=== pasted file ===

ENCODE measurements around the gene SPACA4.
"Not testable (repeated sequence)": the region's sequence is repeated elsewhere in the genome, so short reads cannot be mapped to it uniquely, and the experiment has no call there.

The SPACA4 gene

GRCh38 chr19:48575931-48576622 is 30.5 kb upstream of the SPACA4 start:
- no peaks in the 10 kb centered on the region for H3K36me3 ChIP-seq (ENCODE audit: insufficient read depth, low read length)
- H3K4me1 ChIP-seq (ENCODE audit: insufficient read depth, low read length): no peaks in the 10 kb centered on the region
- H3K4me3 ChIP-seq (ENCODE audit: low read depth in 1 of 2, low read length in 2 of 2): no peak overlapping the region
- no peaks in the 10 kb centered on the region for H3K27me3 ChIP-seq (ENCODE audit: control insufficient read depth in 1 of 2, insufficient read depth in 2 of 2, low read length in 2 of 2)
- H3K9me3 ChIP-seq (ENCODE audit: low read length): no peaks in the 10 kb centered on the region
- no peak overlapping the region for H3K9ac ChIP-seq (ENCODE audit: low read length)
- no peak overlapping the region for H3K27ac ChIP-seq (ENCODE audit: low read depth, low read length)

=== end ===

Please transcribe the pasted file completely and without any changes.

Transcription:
ENCODE measurements around the gene SPACA4.
"Not testable (repeated sequence)": the region's sequence is repeated elsewhere in the genome, so short reads cannot be mapped to it uniquely, and the experiment has no call there.

The SPACA4 gene

GRCh38 chr19:48575931-48576622 is 30.5 kb upstream of the SPACA4 start:
- no peaks in the 10 kb centered on the region for H3K36me3 ChIP-seq (ENCODE audit: insufficient read depth, low read length)
- H3K4me1 ChIP-seq (ENCODE audit: insufficient read depth, low read length): no peaks in the 10 kb centered on the region
- H3K4me3 ChIP-seq (ENCODE audit: low read depth in 1 of 2, low read length in 2 of 2): no peak overlapping the region
- no peaks in the 10 kb centered on the region for H3K27me3 ChIP-seq (ENCODE audit: control insufficient read depth in 1 of 2, insufficient read depth in 2 of 2, low read length in 2 of 2)
- H3K9me3 ChIP-seq (ENCODE audit: low read length): no peaks in the 10 kb centered on the region
- no peak overlapping the region for H3K9ac ChIP-seq (ENCODE audit: low read length)
- no peak overlapping the region for H3K27ac ChIP-seq (ENCODE audit: low read depth, low read length)